Then Gausman threw him an off-speed pitch, and Cabrera -- with his extraordinary eye-hand coordination -- managed to foul it off with an emergency hack, and again, he looked out at Gausman and nodded.
The count reached 3-2, and Gausman aimed a fastball at the outside corner, mid-90s paint. Cabrera took it for strike three to end the top half of the sixth inning, and as Gausman walked off the mound, he saw it again --Cabrera giving him a little nod: Nice job, Kid.
Something to remember, forever. Contact with greatness. Or, in this case, no contact.
• Because Gausman is the youngest member of the bullpen, he is expected to carry the bag of baseballs to the pen at the outset of each game. However, during the weekend series against the Yankees, he realized he also forgot to take sunflower seeds. One of the other relievers noticed Mariano Rivera nearby in the Yankees’ bullpen. "Why don’t you ask Rivera for some seeds?" his teammate said, cajoling.
Gausman knew better than to take that bait. He hopes to have a conversation with the all-time saves leader sometime this summer.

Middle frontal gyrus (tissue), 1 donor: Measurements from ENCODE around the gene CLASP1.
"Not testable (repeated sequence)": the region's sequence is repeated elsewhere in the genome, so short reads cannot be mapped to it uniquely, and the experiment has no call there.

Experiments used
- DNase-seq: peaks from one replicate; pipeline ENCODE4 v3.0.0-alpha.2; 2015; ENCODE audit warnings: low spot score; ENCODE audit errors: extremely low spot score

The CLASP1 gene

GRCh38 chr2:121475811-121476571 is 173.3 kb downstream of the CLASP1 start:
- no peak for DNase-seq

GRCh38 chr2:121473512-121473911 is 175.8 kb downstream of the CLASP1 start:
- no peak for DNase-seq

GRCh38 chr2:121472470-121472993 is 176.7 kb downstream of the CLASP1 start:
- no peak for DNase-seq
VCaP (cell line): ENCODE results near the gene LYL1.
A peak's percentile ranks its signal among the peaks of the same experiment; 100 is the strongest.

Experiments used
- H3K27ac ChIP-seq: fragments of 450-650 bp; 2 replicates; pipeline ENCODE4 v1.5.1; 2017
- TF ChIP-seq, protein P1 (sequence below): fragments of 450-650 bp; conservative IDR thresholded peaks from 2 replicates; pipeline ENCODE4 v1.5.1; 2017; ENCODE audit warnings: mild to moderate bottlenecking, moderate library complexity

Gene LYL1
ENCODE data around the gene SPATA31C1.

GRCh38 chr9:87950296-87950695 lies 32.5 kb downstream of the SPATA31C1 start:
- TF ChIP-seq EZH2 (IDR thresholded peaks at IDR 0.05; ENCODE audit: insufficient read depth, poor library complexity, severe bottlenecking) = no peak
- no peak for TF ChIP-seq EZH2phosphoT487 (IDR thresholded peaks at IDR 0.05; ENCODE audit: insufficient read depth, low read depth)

• On Saturday, Gausman was sitting in the bullpen when Chris Davis came up for his first at-bat in the first inning, and he remembers thinking to himself: "What if he hit a ball right at me?"
A second later, Davis crushed a long home run to the back of the Baltimore bullpen -- the ball landed inches away from Gausman.
Moments in time for a rookie pitcher. Moments to remember. And there were more on Sunday Night, when the Orioles closed out a sweep of the Yankees.
Davis is one of baseball’s best stories, writes Kevin Cowherd.
The loss dropped the Yankees into fourth place in the AL East.
Around the league
• The Pirates waited and waited before winning again, adding to their streak and MLB-best record of 51-30, as Jenn Menendez writes.